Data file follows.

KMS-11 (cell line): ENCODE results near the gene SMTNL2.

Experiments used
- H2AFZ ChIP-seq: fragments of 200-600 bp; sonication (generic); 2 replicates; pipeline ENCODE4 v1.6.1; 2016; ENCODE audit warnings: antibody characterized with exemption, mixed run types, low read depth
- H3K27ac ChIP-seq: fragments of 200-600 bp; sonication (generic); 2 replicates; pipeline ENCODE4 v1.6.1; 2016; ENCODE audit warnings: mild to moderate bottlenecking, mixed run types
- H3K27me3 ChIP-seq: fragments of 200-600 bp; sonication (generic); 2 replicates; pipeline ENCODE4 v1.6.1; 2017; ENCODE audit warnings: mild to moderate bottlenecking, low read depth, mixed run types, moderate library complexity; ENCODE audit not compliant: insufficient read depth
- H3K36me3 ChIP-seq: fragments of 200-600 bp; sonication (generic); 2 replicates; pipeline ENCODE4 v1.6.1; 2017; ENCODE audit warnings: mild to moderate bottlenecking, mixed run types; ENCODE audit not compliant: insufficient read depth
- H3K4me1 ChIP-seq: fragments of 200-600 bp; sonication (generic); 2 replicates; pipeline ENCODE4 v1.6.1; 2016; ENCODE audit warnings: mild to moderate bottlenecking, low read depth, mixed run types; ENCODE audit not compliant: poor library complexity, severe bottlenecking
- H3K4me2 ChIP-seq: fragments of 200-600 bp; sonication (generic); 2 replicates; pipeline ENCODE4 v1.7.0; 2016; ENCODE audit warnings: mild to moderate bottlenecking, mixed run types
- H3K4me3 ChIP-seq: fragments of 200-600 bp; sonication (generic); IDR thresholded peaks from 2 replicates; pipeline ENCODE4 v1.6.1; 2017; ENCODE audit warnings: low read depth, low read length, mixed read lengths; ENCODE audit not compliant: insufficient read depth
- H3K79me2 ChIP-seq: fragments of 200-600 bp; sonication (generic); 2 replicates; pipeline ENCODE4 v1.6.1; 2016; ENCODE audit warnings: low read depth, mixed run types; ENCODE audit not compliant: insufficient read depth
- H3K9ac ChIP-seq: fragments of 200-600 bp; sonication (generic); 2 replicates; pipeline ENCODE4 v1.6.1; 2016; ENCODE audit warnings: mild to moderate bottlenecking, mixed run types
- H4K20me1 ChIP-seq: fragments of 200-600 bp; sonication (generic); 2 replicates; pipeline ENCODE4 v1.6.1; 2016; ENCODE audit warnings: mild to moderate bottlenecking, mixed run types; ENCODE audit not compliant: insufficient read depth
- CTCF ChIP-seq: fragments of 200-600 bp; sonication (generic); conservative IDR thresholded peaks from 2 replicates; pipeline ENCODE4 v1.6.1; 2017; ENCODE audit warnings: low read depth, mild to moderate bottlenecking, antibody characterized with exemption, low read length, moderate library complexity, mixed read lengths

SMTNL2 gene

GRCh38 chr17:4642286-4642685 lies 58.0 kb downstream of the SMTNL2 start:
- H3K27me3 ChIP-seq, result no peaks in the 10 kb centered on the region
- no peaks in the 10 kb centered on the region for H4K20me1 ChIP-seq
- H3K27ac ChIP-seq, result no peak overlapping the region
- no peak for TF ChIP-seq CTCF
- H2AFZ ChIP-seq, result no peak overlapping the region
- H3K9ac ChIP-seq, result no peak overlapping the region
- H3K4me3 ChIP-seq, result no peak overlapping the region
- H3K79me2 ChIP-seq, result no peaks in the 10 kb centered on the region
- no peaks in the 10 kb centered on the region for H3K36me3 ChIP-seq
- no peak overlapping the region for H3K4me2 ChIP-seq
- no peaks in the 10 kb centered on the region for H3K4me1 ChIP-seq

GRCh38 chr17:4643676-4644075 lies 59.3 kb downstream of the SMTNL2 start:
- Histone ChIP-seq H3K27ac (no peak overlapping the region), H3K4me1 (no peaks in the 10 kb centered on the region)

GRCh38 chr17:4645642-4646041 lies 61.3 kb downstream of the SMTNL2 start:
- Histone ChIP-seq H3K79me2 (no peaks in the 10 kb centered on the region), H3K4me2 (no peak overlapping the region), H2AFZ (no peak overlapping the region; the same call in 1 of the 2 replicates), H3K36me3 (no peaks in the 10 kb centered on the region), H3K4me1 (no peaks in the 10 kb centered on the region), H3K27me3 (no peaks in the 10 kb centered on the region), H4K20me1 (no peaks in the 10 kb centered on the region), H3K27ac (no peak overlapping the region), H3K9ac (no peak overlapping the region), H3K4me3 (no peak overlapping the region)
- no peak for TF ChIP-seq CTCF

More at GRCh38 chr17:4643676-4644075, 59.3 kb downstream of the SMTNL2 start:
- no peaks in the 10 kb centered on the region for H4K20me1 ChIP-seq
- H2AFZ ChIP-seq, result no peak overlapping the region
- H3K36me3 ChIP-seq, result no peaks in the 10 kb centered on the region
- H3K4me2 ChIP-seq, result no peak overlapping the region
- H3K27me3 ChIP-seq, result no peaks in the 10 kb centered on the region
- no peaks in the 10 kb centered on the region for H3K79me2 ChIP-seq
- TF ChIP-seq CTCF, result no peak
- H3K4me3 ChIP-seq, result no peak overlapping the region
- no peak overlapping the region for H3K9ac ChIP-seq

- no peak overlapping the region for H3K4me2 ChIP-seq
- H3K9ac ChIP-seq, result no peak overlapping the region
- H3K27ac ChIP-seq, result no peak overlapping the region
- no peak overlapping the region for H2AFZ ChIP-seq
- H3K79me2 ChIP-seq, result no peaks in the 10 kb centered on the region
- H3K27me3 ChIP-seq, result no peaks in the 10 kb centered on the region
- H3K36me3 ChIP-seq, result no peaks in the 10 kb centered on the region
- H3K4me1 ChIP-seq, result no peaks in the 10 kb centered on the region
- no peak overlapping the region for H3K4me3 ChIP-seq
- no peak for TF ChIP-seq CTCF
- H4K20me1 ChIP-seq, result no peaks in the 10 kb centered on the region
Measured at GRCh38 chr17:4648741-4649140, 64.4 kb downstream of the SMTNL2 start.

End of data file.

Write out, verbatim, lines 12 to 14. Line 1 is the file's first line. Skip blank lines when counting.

- H4K20me1 ChIP-seq: fragments of 200-600 bp; sonication (generic); 2 replicates; pipeline ENCODE4 v1.6.1; 2016; ENCODE audit warnings: mild to moderate bottlenecking, mixed run types; ENCODE audit not compliant: insufficient read depth
- CTCF ChIP-seq: fragments of 200-600 bp; sonication (generic); conservative IDR thresholded peaks from 2 replicates; pipeline ENCODE4 v1.6.1; 2017; ENCODE audit warnings: low read depth, mild to moderate bottlenecking, antibody characterized with exemption, low read length, moderate library complexity, mixed read lengths

SMTNL2 gene